Can a new vaccine using messenger RNA (mRNA) make the most prevalent pancreatic cancer mutation more treatable? Will it work better in combination with immunotherapy?
Researchers are testing a new vaccine that targets KRAS mutations in pancreatic and other solid tumor cancers, including colorectal and non-small-cell lung cancers. About 95 percent of pancreatic cancers have the KRAS mutations. The vaccine alone will be compared with a combination of the vaccine plus immunotherapy.
What Is KRAS?
KRAS is a gene belonging to the Ras gene family. It plays a key role in regulating cell growth, division, survival, and death. When KRAS is mutated that entire process is disrupted, leading to the uncontrolled cellular growth and ultimately cancer. Because KRAS is so common in pancreatic cancer, significant effort has gone into finding ways to target the protein and stop its aberrant signaling activity. This has proven very difficult, to the point that KRAS has been considered “un-druggable.”
What Is an mRNA Vaccine?
Messenger RNA (mRNA) is genetic material that provides the instructions or code contained in the DNA strands for making proteins. An mRNA-based vaccine teaches cells how to make a specific protein that triggers an immune response in the body. Recently, mRNA vaccines have been shown to prevent infectious diseases such as COVID-19; these vaccines also have the potential to be used in cancer treatment. The mRNA vaccine tested in this clinical study, called mRNA-5671 or V941, instructs the immune system to recognize the mutated KRAS proteins and attack the cancer cells.
To participate in this trial patients must have advanced or metastatic cancer with the KRAS mutation. In addition, all pancreatic cancer participants must not have microsatellite instability (MSI)-high or a mismatch repair deficiency, as determined by genetic testing.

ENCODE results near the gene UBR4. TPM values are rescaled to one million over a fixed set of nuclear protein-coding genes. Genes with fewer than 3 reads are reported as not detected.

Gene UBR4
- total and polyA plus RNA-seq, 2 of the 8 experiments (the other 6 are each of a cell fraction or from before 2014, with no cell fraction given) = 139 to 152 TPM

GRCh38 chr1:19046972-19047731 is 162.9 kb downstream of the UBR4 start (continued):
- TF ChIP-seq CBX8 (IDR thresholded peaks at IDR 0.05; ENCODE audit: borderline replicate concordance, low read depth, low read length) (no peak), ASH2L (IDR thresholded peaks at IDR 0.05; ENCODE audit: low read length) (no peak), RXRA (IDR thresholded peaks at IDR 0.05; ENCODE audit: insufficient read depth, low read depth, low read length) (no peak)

The trial is divided into two arms. One group will receive the mRNA vaccine alone; the other group will receive the vaccine plus the immunotherapy pembrolizumab (Keytruda). Pembrolizumab is a monoclonal antibody that is part of a class called checkpoint inhibitor drugs. Checkpoint drugs help restore the immune functions of cells, allowing the body to recognize the cancer cells as foreign and kill them.
Researchers are looking to find the dose of the vaccine that is most effective with the least side effects. They are also looking at effectiveness in slowing the progress of the cancer.
This trial is open in the U.S. and in locations around the world including Australia, Hong Kong, the Republic of Korea, Singapore, and Taiwan.
We encourage you to consult your physicians for clinical trials that may be right for you. The website ClinicalTrials.gov provides more details about this trial as well as many others. You can visit the EmergingMed Trial Finder for a listing of all active pancreatic cancer clinical trials.
This trial has been completed.